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Just Kids

David Foster Wallace, right, with Jonathan Franzen in 1996 at the book launch for Infinite Jest.  

“It was a terrific reading,” Eugenides says. “We didn’t know him very well then, and when he finished he came over and sat with us and said half-jokingly, ‘So, am I in the club?’ It’s very funny to remember that now. He read with tremendous authority, just as he reads now, but he was young, as we all were, and he wanted to be accepted. He wanted to be friends!” Franzen remembers that it meant a lot to him that the others told him, “You know, that was really good.”

Franzen’s initial encounter with Eugenides hadn’t gone so well: “The first meeting was a little bit awkward,” Eugenides says. “I had a girlfriend at the time, and I think he said she flirted with him.” But the two were soon getting together regularly for tennis in Central Park, where they laughed about Eugenides’s terrible serve—“the dying centurion,” they called it. While writing Middlesex, his Pulitzer-winning ­follow-up to The Virgin Suicides, Eugenides hit a sticking point and asked Franzen to read two chunks of about 150 pages each, representing two possible tacks for the novel. Franzen preferred the writing in one of them, Eugenides says, but in the end he went in another direction and was vindicated by the success of his multigenerational saga.

It was another novel-in-manuscript that had propelled Franzen toward his new phase—the thousand-plus pages of Infinite Jest. Almost all of what Franzen had read at the Limbo had been written in a kind of response to Wallace after getting an early look at his groundbreaking book. “I felt, Shit, this guy’s really done it.” As Franzen saw it, Wallace had managed to incorporate the kind of broad-canvas social critique that the great postmodernists did into a narrative “of deadly personal pertinence.” The pages Franzen produced then, he says, “came out of trying to feel good about myself as a writer after what an achievement Infinite Jest was.” His comments to Wallace weren’t all sunshine, though; he also “pointed toward some plot problems.” Wallace granted that the problems existed, Franzen told me, but said that he would thereafter deny ever having admitted it.

“I hated ‘The Broom of the System,’ ” Karr says. Wallace was “showing off.”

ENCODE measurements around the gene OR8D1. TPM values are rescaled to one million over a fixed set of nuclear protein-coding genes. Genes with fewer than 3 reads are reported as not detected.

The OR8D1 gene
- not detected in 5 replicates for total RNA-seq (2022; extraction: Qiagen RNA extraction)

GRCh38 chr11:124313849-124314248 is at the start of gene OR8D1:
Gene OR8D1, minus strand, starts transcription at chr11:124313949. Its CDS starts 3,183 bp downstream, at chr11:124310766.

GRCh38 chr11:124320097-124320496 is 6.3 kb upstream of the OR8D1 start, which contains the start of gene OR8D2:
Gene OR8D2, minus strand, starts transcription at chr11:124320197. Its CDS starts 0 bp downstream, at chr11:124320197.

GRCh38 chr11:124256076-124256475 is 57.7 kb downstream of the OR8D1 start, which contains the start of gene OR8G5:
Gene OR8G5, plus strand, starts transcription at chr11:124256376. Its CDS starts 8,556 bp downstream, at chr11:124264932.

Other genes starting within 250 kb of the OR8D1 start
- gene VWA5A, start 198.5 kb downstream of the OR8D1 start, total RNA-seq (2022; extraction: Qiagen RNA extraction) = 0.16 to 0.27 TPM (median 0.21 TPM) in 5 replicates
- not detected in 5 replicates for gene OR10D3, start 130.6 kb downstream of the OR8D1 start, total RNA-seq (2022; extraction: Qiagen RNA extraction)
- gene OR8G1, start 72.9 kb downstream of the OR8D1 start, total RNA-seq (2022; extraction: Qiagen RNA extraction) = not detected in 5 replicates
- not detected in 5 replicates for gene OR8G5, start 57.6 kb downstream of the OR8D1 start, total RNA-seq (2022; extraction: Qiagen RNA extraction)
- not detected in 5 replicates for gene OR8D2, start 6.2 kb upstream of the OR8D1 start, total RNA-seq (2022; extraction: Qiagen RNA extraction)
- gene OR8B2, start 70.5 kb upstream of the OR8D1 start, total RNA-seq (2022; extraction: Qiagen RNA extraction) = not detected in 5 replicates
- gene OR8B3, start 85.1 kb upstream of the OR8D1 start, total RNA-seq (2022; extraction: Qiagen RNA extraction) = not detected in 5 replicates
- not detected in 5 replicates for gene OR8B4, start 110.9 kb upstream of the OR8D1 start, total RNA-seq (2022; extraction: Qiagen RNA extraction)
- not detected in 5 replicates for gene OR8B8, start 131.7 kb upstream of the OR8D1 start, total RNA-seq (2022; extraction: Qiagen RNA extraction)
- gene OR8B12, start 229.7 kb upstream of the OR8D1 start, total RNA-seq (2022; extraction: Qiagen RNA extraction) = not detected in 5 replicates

Nevertheless, Franzen knew it was “a giant book,” an end point of sorts. “It was clear that it was not going to be appropriate of me to try to compete at the level of rhetoric and the level of formal invention that he had achieved.” He turned instead to “a family story about a midwestern Christmas,” the beginning of which he read at the Limbo. The result was The Corrections.

That breakthrough novel provoked a six-page letter in ten-point type from Wallace. He wrote of his mix of happiness for his friend and his feelings of envy and depression. Franzen says, “I think it hurt for each of us to get the latest [book] from the other.” Franzen became more secure in himself in the wake of The Corrections, Costello says. But Wallace? “Dave never had a secure hour in his life.”

In 2006, Franzen was invited to a small literary festival called Le Conversazioni, on the Italian island of Capri. Reluctant, Franzen said he would come only if Wallace also signed on, “knowing that Dave would never do anything of the sort.” But Wallace, whose wife wanted to travel more, shocked him by agreeing.

If he had to go, Franzen decided, he might as well stack the deck with friends, so he brought aboard Eugenides. Between them, Eugenides, Franzen, and Wallace now had a Pulitzer Prize, a National Book Award, and a novel that launched a thousand fan sites and created a highbrow generational hero. The early years were over.

But even the victory lap of a glitzy festival gave Franzen little cheer: “That was a supposedly fun thing I will never do again.”